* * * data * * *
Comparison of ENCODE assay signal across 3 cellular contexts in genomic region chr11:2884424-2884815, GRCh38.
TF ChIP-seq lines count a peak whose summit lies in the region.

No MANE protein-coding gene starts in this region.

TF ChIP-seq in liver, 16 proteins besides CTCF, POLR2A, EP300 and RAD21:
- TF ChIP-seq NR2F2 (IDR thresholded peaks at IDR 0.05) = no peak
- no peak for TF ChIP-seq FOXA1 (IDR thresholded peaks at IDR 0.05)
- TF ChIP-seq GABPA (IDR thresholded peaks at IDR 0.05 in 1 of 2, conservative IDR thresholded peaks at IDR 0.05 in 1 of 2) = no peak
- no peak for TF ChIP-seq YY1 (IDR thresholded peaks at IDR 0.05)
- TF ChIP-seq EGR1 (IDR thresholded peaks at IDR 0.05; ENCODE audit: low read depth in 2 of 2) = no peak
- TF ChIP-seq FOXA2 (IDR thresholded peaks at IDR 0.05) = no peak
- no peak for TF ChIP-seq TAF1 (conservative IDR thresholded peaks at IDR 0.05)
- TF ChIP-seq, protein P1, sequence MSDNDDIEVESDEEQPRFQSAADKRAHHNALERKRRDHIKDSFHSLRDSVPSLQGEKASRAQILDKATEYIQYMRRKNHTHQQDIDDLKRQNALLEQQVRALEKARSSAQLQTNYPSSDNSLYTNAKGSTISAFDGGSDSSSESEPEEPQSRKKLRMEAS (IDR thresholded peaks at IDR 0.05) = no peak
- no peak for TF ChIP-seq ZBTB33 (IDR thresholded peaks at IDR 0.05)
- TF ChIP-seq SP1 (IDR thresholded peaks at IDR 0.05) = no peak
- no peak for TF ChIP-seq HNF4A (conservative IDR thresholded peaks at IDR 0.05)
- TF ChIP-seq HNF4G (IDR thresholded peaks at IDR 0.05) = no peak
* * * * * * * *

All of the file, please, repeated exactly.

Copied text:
Comparison of ENCODE assay signal across 3 cellular contexts in genomic region chr11:2884424-2884815, GRCh38.
TF ChIP-seq lines count a peak whose summit lies in the region.

No MANE protein-coding gene starts in this region.

TF ChIP-seq in liver, 16 proteins besides CTCF, POLR2A, EP300 and RAD21:
- TF ChIP-seq NR2F2 (IDR thresholded peaks at IDR 0.05) = no peak
- no peak for TF ChIP-seq FOXA1 (IDR thresholded peaks at IDR 0.05)
- TF ChIP-seq GABPA (IDR thresholded peaks at IDR 0.05 in 1 of 2, conservative IDR thresholded peaks at IDR 0.05 in 1 of 2) = no peak
- no peak for TF ChIP-seq YY1 (IDR thresholded peaks at IDR 0.05)
- TF ChIP-seq EGR1 (IDR thresholded peaks at IDR 0.05; ENCODE audit: low read depth in 2 of 2) = no peak
- TF ChIP-seq FOXA2 (IDR thresholded peaks at IDR 0.05) = no peak
- no peak for TF ChIP-seq TAF1 (conservative IDR thresholded peaks at IDR 0.05)
- TF ChIP-seq, protein P1, sequence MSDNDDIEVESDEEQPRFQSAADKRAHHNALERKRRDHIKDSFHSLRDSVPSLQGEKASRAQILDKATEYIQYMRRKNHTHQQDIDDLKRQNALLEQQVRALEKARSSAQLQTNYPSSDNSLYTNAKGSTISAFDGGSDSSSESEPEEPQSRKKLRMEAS (IDR thresholded peaks at IDR 0.05) = no peak
- no peak for TF ChIP-seq ZBTB33 (IDR thresholded peaks at IDR 0.05)
- TF ChIP-seq SP1 (IDR thresholded peaks at IDR 0.05) = no peak
- no peak for TF ChIP-seq HNF4A (conservative IDR thresholded peaks at IDR 0.05)
- TF ChIP-seq HNF4G (IDR thresholded peaks at IDR 0.05) = no peak